- The marginal scutes on the back of the carapace are indented, causing two blunt projections.
- The carapace is rough in adults.
- The plastron is hingeless and 85-95% of the length of the carapace and is usually yellow with black spots in 2 or more scutes-the spots can be either solid black or hollow.
- The carapace is olive to brown with yellow markings.
- Usually, there is a single, vertical yellow line on each pleural scute.
- There may also be short yellow bars on the marginals that outline a dark blotch.
- The ventral side of each marginal has a black spot.
- Older turtles may be completely black. The yellow bridge is usually unpatterned except for a black spot in the inguinal scute.
- The skin on this animal is greenish to olive-brown with yellow stripes.
- There are two stripes behind the eyes on the head, one wide and one thin.
- There are also thin stripes on the neck and limbs.
- The back legs have vertical, alternating yellow and brown to black stripes.
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Where Can I Get A Yellow-Bellied Slider Turtle?
Even if you think you want a yellow-bellied slider as a pet, do not buy it.
We should not promote the farming of this lovely prehistoric animal that only wants to live.
Instead, we should seek to adopt an abandoned yellow-bellied slider as a means of demonstrating our care and making a difference. That’s wonderful if you already have one or more yellow-bellied sliders as pets!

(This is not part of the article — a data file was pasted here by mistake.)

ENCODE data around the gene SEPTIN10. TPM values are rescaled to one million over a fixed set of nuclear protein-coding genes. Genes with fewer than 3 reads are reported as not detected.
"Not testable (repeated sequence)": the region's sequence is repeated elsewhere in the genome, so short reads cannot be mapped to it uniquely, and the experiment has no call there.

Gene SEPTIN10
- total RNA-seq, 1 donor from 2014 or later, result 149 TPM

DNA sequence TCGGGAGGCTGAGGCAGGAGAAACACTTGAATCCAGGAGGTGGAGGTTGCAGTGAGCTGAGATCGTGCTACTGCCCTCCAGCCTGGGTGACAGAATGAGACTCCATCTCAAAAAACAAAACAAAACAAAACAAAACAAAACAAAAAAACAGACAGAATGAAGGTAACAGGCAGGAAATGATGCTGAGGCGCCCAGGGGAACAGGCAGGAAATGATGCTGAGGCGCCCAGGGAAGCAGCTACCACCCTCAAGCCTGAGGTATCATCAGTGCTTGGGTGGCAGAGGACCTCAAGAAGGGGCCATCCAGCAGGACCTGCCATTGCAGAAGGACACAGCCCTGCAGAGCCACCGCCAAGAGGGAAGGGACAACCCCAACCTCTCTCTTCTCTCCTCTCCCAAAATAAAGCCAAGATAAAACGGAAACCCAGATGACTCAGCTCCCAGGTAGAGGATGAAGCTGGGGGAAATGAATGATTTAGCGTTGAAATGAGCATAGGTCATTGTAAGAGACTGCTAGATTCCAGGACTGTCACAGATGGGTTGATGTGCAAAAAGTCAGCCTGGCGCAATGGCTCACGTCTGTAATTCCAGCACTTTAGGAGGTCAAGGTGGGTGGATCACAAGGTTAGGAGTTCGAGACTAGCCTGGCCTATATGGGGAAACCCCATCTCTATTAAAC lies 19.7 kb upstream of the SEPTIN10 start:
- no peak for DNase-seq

It’s now your chance to learn how to look after them.
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Yellow-Bellied Sliders as Pets
Most people buy these turtles when they are small just because they are cute but what most don’t realize is that they can grow up to 13 inches long!
When they get too big for a home aquarium, they become neglected and eventually abandoned.
So, if you’re thinking of getting a yellow-bellied slider, be prepared to have it for the turtle’s entire lifespan!
Are Yellow-Bellied Sliders Good Pets?
Yes, they are adorable, charming, and energetic pets. Sliders are a wonderful option for individuals who are not afraid of committing to a long-term relationship and don’t expect your pet to be cuddly.
These turtles aren’t the best choice for keepers who want to handle their pets. If handled, they become quickly nervous and may carry salmonella.
Fortunately, they’re just as enjoyable when left in their tank, and they’re typically bold and inquisitive.
Sliders, like all reptiles, have a lot of personalities and make excellent pets for novices! They are known to dive, swim, sunbathe, and dig. They are quite active throughout the day and are frequently seen diving, swimming, basking, and digging.